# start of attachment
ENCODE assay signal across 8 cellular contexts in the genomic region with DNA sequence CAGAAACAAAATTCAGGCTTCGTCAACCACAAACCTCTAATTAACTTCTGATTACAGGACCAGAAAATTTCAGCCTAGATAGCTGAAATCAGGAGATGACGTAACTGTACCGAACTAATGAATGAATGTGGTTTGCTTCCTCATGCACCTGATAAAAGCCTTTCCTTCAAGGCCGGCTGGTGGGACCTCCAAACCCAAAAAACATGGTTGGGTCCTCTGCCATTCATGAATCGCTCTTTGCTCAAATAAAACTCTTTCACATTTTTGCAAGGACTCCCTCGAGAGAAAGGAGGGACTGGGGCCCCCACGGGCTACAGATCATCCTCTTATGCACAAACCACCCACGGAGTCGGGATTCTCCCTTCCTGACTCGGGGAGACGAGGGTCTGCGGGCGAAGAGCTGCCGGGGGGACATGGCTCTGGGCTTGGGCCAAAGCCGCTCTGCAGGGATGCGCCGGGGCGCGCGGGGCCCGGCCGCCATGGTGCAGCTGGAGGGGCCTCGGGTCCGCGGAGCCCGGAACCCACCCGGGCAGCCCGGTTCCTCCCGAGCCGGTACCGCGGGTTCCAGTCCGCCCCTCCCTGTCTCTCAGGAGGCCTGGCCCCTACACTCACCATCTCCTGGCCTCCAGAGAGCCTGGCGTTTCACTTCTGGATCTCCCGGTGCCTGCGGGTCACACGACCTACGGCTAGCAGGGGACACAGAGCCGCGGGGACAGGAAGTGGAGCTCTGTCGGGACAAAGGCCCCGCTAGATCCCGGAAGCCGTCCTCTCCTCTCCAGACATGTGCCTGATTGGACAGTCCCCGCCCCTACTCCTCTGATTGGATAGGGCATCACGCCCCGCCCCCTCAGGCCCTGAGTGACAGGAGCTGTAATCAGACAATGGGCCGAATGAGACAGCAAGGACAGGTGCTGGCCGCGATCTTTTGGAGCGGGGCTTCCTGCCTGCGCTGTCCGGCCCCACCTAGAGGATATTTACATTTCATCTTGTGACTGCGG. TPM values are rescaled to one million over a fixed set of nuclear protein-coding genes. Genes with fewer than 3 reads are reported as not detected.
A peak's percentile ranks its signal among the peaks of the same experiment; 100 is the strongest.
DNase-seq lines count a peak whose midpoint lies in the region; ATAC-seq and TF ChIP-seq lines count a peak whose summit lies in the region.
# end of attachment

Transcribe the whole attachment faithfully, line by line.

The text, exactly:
ENCODE assay signal across 8 cellular contexts in the genomic region with DNA sequence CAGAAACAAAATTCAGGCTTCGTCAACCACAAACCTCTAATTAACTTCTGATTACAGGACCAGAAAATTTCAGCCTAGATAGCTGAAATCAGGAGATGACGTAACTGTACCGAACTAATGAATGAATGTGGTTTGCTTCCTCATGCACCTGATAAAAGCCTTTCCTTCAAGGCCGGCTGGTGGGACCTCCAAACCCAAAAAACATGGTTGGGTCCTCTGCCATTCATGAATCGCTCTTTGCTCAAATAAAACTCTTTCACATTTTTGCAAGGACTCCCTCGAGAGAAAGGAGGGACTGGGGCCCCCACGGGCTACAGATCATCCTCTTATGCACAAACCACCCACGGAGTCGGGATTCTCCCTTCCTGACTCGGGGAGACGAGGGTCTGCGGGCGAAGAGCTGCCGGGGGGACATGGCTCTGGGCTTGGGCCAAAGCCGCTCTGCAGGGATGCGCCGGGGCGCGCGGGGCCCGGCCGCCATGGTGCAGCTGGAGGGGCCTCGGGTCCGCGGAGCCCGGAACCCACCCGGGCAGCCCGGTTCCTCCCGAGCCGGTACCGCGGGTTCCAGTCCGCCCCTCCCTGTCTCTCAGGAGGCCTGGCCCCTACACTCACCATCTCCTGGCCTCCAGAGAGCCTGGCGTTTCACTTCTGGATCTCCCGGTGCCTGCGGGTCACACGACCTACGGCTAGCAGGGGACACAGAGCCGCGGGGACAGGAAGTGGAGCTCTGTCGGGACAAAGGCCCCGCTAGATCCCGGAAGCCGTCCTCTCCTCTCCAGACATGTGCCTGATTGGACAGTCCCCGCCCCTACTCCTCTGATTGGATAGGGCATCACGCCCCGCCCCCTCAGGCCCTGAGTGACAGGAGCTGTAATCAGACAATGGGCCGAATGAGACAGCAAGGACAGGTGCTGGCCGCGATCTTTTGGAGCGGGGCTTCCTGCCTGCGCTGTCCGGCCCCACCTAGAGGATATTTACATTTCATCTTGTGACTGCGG. TPM values are rescaled to one million over a fixed set of nuclear protein-coding genes. Genes with fewer than 3 reads are reported as not detected.
A peak's percentile ranks its signal among the peaks of the same experiment; 100 is the strongest.
DNase-seq lines count a peak whose midpoint lies in the region; ATAC-seq and TF ChIP-seq lines count a peak whose summit lies in the region.